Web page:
Since I live in the mountains, the bears – which we don’t want in the town – are a problem.There are no feeders allowed in the summer, only in November through April when the bears are hibernating, so I’m really happy to be able to put them back up now.
Naturally, we take part in Project Feederwatch, with a good number of feeders around our counting area. Last year, we had a lot of species of birds visit our feeders for FeederWatch. This year I’m hoping for a good count, with some of the usual birds, and also some more unusual birds.
Project FeederWatch is a winter survey of birds that visit feeders at backyards, nature centers, community areas. FeederWatchers count the birds they see at their feeders from November to early April and send their counts to Project FeederWatch. FeederWatch information helps workers to follow the movements of winter bird populations.
Anyone interested can participate. FeederWatch is done by people of all skill levels including children, families, individuals, bird clubs and retired people. If you wish to participate, you can be sent a research kit with instructions for participating. Please note that you will not receive feeders or seed.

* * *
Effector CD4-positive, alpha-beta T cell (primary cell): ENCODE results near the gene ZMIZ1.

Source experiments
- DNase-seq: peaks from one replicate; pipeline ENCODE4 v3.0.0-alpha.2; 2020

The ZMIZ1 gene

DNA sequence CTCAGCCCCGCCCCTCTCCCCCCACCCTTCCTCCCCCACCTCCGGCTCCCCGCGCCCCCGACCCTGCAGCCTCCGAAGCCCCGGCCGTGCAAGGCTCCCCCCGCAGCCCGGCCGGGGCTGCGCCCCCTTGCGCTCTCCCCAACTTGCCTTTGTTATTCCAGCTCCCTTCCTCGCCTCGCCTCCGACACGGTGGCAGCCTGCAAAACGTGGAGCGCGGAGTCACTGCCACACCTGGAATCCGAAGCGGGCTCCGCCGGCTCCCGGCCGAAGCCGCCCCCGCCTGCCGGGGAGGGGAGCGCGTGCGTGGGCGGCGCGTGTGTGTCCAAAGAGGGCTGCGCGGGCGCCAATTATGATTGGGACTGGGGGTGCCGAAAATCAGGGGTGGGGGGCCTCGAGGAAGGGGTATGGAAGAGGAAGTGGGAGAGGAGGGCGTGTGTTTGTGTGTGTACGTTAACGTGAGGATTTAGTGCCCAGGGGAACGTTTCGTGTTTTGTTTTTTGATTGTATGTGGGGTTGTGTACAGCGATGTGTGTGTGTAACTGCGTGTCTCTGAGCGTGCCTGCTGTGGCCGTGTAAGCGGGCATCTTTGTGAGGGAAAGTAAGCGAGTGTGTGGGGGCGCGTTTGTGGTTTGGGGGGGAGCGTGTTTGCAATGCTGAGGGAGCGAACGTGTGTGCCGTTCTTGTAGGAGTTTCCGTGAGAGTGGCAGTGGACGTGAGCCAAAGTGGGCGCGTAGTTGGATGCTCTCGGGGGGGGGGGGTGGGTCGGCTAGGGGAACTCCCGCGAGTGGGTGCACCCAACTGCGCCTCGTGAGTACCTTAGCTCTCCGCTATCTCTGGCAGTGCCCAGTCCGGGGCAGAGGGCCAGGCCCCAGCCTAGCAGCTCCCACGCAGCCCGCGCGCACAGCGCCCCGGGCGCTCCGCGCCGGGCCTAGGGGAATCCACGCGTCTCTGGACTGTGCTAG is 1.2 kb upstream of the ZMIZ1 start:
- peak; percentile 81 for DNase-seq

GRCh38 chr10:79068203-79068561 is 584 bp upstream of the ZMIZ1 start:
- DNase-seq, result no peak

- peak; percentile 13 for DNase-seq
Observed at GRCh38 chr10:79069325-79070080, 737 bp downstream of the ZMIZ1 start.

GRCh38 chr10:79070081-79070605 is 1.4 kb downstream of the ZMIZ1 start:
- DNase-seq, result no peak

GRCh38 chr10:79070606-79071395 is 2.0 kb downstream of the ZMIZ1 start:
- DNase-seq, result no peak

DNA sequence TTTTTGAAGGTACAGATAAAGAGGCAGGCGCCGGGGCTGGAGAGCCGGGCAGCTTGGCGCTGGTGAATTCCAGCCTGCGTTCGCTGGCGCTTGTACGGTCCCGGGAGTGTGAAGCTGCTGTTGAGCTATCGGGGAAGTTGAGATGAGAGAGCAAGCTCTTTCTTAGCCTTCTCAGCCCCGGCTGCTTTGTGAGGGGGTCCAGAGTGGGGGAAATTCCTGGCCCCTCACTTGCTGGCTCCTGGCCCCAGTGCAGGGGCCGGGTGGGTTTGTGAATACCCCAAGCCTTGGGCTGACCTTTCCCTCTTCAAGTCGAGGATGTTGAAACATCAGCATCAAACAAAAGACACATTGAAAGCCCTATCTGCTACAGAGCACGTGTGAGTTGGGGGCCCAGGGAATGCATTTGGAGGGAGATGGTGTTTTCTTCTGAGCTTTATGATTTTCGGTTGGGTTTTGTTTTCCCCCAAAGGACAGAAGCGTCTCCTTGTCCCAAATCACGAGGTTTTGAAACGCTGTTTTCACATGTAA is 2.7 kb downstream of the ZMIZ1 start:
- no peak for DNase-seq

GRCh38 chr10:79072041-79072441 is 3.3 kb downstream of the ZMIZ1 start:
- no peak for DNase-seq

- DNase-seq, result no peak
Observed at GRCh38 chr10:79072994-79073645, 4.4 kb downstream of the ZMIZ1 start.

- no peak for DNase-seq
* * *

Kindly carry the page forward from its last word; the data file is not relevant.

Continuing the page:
All of the pictures in this post were taken on our deck at our feeders(click on them for larger versions)
There is a $15 participation cost for U.S. residents. Canadians can participate by joining Bird Studies Canada for CAN$35 (or less). The participation fee covers materials, staff support, web design, data analysis, and a year-end report (Winter Bird Highlights). Project FeederWatch is supported almost entirely by participation payment.
Participants will watch their feeders as much or as little as they want for two days as often as every week. They count birds that come to their count site because of something that they provided (plants, food, or water).
FeederWatch is enabled by the Cornell Lab of Ornithology and Bird Studies Canada.
So I encourage you to help scientists gather information by taking part in Project FeederWatch!